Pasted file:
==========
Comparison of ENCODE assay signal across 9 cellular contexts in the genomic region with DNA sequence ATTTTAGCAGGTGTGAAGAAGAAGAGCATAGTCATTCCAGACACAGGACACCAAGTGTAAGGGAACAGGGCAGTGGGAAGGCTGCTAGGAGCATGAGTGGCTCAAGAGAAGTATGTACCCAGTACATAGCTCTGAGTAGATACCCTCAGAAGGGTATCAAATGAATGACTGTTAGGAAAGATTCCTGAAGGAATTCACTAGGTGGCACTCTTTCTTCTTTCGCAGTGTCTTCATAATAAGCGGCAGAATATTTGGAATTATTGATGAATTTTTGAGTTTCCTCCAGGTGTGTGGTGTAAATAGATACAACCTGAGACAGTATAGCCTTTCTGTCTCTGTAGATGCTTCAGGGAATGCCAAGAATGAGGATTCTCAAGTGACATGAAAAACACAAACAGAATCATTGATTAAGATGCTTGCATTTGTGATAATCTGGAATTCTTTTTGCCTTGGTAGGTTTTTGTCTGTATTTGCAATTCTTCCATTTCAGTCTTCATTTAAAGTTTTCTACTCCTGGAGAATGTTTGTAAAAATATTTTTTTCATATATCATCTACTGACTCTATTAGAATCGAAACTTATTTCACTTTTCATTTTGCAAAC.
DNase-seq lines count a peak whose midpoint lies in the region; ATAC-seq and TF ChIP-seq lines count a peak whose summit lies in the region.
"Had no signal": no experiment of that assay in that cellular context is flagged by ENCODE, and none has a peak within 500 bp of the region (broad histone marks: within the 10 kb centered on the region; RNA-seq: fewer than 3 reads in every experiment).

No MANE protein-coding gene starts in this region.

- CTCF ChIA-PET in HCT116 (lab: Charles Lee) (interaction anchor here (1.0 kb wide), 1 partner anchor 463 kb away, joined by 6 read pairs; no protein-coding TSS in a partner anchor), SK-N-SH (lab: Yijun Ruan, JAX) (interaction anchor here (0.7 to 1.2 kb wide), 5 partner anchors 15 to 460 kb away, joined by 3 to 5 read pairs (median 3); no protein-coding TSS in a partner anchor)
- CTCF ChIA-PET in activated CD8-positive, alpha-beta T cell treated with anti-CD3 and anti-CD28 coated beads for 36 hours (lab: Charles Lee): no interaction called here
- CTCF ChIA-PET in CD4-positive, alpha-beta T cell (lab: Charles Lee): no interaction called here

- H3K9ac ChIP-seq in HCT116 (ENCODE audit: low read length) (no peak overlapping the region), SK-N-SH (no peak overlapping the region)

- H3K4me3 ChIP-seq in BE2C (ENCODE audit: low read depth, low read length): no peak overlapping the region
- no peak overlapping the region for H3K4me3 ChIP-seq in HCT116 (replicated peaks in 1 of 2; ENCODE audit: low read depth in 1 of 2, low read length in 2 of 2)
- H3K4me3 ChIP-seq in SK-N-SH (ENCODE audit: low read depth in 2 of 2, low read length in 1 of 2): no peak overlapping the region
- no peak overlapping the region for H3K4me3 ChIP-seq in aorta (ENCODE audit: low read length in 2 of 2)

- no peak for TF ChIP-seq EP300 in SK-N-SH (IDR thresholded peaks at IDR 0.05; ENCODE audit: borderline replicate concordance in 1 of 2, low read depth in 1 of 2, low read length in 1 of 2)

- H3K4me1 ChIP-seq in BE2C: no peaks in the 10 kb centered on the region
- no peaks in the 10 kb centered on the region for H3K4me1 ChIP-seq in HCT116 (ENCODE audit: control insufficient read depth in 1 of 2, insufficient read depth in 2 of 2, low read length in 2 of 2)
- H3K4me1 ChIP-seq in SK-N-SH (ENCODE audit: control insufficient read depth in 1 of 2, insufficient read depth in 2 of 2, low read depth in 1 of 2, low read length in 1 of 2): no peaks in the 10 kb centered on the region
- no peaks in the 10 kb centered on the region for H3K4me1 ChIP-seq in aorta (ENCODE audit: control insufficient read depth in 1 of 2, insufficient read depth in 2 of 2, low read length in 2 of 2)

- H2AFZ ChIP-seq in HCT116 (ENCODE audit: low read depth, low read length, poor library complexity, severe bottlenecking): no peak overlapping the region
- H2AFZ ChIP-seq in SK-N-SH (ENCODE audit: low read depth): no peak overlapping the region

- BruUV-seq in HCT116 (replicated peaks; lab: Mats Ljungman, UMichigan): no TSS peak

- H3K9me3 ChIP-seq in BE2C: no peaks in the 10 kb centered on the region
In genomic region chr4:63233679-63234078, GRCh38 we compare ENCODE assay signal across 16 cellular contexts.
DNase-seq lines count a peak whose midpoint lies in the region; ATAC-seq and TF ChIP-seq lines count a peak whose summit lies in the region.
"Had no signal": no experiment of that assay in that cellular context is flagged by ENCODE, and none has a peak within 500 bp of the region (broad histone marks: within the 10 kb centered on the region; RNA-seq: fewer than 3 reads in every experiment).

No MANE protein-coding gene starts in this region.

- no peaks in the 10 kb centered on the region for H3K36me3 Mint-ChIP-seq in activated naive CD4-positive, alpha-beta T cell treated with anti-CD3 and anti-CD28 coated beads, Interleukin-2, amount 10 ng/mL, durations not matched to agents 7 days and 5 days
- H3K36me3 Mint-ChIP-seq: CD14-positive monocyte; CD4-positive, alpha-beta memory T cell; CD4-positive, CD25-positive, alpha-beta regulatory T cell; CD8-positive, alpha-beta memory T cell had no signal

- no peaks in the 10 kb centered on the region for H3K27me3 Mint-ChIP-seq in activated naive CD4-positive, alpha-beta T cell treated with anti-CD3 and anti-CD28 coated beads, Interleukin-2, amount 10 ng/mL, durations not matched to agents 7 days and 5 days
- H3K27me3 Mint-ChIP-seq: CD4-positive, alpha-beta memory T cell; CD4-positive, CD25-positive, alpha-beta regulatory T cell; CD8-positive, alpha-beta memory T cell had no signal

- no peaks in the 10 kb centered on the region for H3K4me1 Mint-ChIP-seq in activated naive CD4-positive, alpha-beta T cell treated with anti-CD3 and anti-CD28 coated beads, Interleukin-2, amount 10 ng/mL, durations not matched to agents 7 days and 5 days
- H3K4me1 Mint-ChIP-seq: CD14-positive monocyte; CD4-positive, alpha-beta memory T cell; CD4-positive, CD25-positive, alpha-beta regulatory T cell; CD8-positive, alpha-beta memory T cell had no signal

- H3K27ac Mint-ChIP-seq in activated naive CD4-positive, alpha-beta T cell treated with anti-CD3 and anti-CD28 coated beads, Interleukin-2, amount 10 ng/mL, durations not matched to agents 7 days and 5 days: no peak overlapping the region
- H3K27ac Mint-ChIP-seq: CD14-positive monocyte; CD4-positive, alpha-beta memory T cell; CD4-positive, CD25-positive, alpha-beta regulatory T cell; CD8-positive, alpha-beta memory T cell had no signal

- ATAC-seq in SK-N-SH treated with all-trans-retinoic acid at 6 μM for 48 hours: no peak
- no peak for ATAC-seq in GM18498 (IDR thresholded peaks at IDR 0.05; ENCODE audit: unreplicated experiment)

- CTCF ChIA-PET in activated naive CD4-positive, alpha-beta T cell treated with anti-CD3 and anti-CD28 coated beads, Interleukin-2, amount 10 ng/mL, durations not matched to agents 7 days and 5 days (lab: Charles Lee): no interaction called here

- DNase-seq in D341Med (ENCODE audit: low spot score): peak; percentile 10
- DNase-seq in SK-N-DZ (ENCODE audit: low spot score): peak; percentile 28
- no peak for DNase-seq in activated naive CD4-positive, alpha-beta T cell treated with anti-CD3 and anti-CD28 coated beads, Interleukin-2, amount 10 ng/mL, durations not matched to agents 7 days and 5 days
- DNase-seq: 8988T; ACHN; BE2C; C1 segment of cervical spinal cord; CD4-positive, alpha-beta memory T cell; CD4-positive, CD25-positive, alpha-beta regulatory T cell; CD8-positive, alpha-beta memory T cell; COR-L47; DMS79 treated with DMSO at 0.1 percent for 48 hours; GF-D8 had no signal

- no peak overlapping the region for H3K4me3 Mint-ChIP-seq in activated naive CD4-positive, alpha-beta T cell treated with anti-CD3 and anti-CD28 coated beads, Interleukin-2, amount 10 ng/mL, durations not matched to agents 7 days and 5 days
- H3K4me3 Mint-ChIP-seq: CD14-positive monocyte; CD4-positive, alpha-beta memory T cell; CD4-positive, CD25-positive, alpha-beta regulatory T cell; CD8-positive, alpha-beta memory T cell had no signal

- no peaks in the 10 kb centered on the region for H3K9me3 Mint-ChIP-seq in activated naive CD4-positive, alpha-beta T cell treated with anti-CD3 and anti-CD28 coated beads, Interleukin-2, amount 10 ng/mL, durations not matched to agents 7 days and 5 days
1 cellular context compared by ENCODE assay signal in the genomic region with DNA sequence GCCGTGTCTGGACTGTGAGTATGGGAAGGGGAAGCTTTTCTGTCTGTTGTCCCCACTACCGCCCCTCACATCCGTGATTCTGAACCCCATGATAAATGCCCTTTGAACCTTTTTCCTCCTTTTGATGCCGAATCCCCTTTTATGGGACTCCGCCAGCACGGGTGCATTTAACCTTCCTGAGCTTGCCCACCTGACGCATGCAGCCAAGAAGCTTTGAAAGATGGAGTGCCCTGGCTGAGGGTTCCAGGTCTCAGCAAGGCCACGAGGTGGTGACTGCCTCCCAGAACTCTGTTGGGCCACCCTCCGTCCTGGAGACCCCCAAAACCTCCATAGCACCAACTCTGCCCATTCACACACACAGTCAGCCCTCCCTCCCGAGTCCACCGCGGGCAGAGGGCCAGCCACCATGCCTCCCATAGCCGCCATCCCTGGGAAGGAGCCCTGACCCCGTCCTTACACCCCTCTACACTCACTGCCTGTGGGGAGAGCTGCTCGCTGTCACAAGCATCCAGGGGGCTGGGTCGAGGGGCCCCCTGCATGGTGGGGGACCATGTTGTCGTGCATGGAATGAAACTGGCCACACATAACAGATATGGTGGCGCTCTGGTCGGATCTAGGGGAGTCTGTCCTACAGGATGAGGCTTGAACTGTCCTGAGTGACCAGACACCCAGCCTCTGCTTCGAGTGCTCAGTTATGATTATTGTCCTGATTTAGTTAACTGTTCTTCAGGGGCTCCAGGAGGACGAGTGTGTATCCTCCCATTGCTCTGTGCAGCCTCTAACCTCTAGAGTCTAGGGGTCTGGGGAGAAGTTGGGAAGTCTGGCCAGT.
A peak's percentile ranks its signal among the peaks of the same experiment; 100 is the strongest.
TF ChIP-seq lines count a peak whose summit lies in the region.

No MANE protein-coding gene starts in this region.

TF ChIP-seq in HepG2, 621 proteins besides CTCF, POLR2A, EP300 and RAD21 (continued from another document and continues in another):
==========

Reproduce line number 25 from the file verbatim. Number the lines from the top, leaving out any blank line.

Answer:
No MANE protein-coding gene starts in this region.